Most COVID-19 restrictions have been lifted in Nova Scotia, but some inmates at the province’s largest federal prison say they are still living under lockdown for weeks.

Inmates at the Springhill Institution near Amherst told CBC radio Main road that some people at the facility have spent up to five consecutive weeks in their cells or pods after testing positive for COVID-19 in their unit.

They say that in this case they cannot participate in work or educational programs. They worry about the impact this will have on their ability to get parole.

“It’s almost like hell in here right now with these rules and restrictions,” inmate Michael Maillet said in a recent interview.

Corrections Canada said an inmate may be placed in medical isolation for a number of reasons, including if they have tested positive for COVID, are symptomatic, “or if they have been identified as a high-risk contact of a COVID-19 case.”

The amount of time an inmate who tests negative must isolate — or be on a “modified routine” — depends on their vaccination status, it said.

main street NS15:29Springhill inmates say COVID-19 restrictions are doing more harm than good

Michael Maillet and Jerry Crews say the way suspensions are being handled at the Springhill Institution makes no sense and is overly restrictive. Two petitions are now circulating against the COVID-19 measures at the facility.

Inmates who did not receive a booster dose and tested negative on the seventh day of isolation must continue isolation for at least 10 days from the date of last exposure. Inmates who have received a booster shot and still test negative on day five can leave medical isolation the next day.

Outside the Springhill Institution, Nova Scotians who contract COVID-19 can leave isolation seven days after they develop symptoms or test positive if their symptoms have been improving for at least 24 hours.

“The quickest way to get out of this lockdown is just to have COVID, so a lot of people, including me, are trying to get COVID on purpose,” said Maillet, who was negative at the time of the interview.

The mental health impact of the restrictions far outweighs the health risks, Maillet said, and he is among a group of inmates who have signed petitions urging the correctional service to lift the restrictions.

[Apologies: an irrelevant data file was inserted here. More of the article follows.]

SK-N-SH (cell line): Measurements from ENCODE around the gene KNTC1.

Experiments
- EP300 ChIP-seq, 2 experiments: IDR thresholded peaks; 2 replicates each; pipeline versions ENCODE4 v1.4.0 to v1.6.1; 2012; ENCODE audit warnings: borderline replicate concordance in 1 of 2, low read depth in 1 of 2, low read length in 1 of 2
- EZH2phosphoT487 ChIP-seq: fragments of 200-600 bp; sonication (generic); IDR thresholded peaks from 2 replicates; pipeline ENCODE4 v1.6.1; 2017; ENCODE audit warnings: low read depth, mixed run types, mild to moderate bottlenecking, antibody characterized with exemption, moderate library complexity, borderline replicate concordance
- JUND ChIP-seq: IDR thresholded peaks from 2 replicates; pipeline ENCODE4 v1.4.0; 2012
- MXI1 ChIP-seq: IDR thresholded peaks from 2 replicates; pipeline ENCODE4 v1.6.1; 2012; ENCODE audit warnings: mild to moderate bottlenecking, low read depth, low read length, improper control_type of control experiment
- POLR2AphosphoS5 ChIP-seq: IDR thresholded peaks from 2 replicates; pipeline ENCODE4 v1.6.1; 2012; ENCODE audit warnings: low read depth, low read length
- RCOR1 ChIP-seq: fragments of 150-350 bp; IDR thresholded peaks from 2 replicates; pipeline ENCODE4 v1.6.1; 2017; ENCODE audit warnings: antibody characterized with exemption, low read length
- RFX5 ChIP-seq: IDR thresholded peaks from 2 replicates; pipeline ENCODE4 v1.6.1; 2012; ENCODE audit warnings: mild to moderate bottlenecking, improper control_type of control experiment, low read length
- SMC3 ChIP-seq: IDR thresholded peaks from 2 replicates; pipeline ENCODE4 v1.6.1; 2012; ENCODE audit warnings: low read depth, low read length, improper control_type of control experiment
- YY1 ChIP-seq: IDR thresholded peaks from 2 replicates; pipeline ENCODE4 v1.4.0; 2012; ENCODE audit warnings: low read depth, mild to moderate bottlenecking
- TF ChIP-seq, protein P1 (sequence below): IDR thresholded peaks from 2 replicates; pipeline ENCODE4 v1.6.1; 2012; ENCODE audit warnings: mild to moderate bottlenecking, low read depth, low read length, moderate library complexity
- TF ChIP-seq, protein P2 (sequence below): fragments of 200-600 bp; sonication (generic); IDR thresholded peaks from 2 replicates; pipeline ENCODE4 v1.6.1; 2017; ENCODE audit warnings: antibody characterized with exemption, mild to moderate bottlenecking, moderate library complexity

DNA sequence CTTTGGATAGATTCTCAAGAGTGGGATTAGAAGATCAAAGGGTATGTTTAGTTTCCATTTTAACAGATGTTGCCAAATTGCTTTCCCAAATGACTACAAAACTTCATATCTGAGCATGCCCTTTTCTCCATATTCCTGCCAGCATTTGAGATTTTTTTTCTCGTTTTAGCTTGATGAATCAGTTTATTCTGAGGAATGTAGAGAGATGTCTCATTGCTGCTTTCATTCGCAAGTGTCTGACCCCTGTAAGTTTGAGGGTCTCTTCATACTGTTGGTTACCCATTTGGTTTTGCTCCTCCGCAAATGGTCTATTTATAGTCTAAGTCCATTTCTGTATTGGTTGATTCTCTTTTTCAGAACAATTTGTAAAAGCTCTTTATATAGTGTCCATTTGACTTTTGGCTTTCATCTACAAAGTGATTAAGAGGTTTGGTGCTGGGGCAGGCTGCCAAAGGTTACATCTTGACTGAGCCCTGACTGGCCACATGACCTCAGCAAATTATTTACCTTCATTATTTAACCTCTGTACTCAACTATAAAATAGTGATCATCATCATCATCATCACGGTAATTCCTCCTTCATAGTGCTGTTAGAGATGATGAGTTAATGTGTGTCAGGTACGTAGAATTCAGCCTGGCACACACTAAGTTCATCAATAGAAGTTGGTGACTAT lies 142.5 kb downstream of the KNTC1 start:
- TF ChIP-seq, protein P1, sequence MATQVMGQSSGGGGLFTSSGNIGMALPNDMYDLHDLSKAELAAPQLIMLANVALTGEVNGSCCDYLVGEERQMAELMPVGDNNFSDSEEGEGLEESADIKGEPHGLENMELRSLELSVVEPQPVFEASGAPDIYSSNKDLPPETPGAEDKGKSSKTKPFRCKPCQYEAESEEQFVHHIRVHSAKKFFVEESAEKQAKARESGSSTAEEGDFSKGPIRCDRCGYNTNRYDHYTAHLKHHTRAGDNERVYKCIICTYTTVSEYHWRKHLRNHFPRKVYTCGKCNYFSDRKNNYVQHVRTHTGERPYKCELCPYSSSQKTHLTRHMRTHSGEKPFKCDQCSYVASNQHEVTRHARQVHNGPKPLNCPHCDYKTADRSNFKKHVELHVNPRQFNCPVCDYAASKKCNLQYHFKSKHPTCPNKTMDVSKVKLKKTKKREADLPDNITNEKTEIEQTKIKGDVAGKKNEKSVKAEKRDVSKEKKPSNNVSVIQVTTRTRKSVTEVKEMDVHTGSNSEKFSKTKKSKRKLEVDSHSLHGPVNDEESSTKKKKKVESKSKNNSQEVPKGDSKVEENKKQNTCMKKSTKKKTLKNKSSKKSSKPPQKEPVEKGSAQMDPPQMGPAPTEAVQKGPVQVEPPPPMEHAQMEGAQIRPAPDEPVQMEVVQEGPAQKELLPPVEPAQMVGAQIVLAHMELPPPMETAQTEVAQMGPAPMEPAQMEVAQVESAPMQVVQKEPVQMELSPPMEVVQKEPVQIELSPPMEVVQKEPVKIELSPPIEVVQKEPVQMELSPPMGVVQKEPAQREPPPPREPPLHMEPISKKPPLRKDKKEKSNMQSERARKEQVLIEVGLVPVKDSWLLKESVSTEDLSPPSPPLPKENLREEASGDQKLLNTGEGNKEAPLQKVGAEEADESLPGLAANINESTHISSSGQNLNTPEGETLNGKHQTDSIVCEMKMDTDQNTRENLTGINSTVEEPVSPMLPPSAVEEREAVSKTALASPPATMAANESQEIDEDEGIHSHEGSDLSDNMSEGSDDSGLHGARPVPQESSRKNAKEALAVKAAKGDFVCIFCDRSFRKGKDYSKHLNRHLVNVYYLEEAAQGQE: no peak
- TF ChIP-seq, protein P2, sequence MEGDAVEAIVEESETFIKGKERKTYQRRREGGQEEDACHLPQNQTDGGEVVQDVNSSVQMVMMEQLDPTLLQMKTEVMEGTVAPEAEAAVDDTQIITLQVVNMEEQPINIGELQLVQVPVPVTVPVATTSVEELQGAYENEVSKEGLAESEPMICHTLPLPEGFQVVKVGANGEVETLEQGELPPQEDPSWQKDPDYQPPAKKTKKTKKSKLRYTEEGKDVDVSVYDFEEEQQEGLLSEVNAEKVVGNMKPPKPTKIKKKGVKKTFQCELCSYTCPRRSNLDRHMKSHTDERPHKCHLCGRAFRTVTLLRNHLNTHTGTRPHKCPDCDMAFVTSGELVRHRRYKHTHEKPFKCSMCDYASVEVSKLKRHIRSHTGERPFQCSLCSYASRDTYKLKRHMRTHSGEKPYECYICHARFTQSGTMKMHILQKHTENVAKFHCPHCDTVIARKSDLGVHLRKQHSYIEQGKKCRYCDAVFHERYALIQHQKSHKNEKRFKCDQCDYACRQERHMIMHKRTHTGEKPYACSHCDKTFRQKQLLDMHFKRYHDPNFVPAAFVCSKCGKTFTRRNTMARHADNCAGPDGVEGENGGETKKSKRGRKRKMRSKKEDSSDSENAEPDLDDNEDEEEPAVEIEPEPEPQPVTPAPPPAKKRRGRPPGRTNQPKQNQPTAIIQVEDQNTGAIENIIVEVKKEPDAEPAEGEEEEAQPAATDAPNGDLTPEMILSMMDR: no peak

That’s what a lockdown is like

When the omicron wave first hit Nova Scotia late last fall, Maillet said the correctional service suspended most work and education programs.

He said he applied for parole, but his parole officer would not support his application because he had not completed programming.

“The fact that I’m intentionally trying to get a potentially fatal disease speaks volumes … and not being able to see my family causes certain depressive-like feelings,” Maillet said.

When in medical isolation, inmates cannot have visitors and time outside is limited, inmate Jerry Crews said.

A spokesman for Corrections Canada said the outbreak at the Springhill Institution is improving and there are now three active COVID-19 cases. (Patrick Callaghan/CBC)

“Anything that an inmate would normally have access to with any type of psychological relief or coping strategy has been removed. They’re locked in their cells and they have their own problems to deal with,” Crews said.

Crews, like most Nova Scotians, said inmates at Springhill had gotten very good at following public health protocols, such as: B. washing hands frequently and wearing masks.

Pay phones located in one of Springhill Institution’s public areas. (Patrick Callaghan/CBC)

He agreed with the COVID-19 measures early in the pandemic but said they had not received any information as to why the restrictions have not changed and whether they will be lifted.

“This current variant and these variants that are here today are not so … deadly variants that we have to be locked in a cell for five weeks. It’s not necessary,” Crews said.

Corrections Canada responds

A spokesman for the Corrections Service said in an emailed statement that its use of medical isolation “is in line with public health principles and we are continually reviewing its use and implementation in our facilities as the pandemic evolves and changes to address the risk.” to minimize”.

Masks, vaccinations and improved cleaning are also in place, it said.

The Correctional Service said that when an inmate is in isolation, “every reasonable effort” is made to give them time outside of their cell or room.

“Specifically in relation to Springhill, we have offered programs to inmates in cohort situations,” it said. “We continue to explore options to ensure offenders receive programs in a timely manner.”

According to the Correctional Service, the outbreak in Springhill is improving and there are now three active cases.

Concerns about detention in provincial institutions

The East Coast Prison Justice Society advocates for inmates in provincial institutions, and co-chair Sheila Wildeman said the group has heard from people who are at breaking point.

“COVID has added to these pre-existing lockdown issues,” she said Main road.

main street NS17:52How prison lockdowns affect inmates’ mental health

Sheila Wildeman is an Associate Professor at the Schulich School of Law and Co-Chair of the East Coast Prison Justice Society. Society hears from people incarcerated in provincial institutions and speaks up on their behalf. She tells Jeff about the profound impact lockdowns are having on inmates.

Some inmates say they spend 22 to 24 hours a day in their cells for weeks at a time, Wildeman said.

“Callers have repeatedly raised concerns about increasing tensions at the facility due to lockdowns, but also the increasing numbers inside,” she said.

Members of the East Coast Prison Justice Society are scheduled to meet with Nova Scotia correctional officers Monday to discuss a report released last summer on incarceration in provincial prisons.

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